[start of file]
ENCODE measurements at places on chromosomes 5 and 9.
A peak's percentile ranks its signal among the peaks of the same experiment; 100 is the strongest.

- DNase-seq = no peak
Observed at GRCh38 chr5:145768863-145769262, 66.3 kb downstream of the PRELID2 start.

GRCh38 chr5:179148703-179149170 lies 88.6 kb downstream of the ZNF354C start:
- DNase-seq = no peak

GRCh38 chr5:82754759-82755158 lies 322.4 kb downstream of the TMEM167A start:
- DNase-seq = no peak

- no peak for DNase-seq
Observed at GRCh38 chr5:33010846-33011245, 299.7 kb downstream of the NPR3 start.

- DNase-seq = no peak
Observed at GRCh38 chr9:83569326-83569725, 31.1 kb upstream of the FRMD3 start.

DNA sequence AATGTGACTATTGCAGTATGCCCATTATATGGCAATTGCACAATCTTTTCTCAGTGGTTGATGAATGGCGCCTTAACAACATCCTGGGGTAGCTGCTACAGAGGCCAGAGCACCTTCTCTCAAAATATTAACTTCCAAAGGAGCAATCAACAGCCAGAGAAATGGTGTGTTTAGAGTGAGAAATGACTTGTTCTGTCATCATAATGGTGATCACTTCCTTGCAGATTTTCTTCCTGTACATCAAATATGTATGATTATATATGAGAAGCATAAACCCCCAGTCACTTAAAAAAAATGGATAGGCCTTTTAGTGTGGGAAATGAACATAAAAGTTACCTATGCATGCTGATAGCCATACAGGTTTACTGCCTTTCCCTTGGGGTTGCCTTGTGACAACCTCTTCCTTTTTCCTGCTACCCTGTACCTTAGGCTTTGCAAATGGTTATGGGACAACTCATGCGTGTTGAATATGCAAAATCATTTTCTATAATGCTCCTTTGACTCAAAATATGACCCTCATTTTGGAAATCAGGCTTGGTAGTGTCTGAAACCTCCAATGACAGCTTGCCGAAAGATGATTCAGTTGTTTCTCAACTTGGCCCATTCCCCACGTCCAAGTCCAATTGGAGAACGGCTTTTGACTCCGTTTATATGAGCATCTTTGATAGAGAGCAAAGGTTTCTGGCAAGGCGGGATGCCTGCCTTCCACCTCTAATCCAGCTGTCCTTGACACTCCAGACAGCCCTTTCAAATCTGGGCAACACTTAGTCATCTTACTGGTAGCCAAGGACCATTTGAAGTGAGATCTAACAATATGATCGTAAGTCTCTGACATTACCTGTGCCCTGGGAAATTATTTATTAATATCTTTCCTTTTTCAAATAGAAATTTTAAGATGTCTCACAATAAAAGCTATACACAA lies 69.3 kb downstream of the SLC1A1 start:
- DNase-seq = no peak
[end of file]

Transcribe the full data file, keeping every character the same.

ENCODE measurements at places on chromosomes 5 and 9.
A peak's percentile ranks its signal among the peaks of the same experiment; 100 is the strongest.

- DNase-seq = no peak
Observed at GRCh38 chr5:145768863-145769262, 66.3 kb downstream of the PRELID2 start.

GRCh38 chr5:179148703-179149170 lies 88.6 kb downstream of the ZNF354C start:
- DNase-seq = no peak

GRCh38 chr5:82754759-82755158 lies 322.4 kb downstream of the TMEM167A start:
- DNase-seq = no peak

- no peak for DNase-seq
Observed at GRCh38 chr5:33010846-33011245, 299.7 kb downstream of the NPR3 start.

- DNase-seq = no peak
Observed at GRCh38 chr9:83569326-83569725, 31.1 kb upstream of the FRMD3 start.

DNA sequence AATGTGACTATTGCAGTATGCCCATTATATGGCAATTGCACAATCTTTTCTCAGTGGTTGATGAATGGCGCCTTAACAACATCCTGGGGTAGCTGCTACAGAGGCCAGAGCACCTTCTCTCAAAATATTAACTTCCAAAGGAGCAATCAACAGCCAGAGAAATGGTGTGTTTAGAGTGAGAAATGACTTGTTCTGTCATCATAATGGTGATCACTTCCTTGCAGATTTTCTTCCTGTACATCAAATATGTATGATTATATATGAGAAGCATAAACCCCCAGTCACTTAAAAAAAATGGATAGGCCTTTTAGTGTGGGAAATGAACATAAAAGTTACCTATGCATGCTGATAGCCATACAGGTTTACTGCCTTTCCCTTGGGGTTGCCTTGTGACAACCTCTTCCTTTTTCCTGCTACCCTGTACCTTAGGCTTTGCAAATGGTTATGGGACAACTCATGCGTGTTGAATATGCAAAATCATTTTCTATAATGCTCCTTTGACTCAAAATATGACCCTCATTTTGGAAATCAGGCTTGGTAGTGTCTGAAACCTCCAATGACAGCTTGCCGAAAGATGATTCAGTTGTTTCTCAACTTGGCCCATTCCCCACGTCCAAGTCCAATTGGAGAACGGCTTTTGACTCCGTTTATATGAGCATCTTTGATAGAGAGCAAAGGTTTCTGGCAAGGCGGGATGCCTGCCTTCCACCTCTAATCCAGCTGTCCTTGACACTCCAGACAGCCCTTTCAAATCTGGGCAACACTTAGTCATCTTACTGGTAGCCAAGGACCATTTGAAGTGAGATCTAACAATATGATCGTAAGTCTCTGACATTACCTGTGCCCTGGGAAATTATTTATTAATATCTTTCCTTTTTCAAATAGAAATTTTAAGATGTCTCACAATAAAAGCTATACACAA lies 69.3 kb downstream of the SLC1A1 start:
- DNase-seq = no peak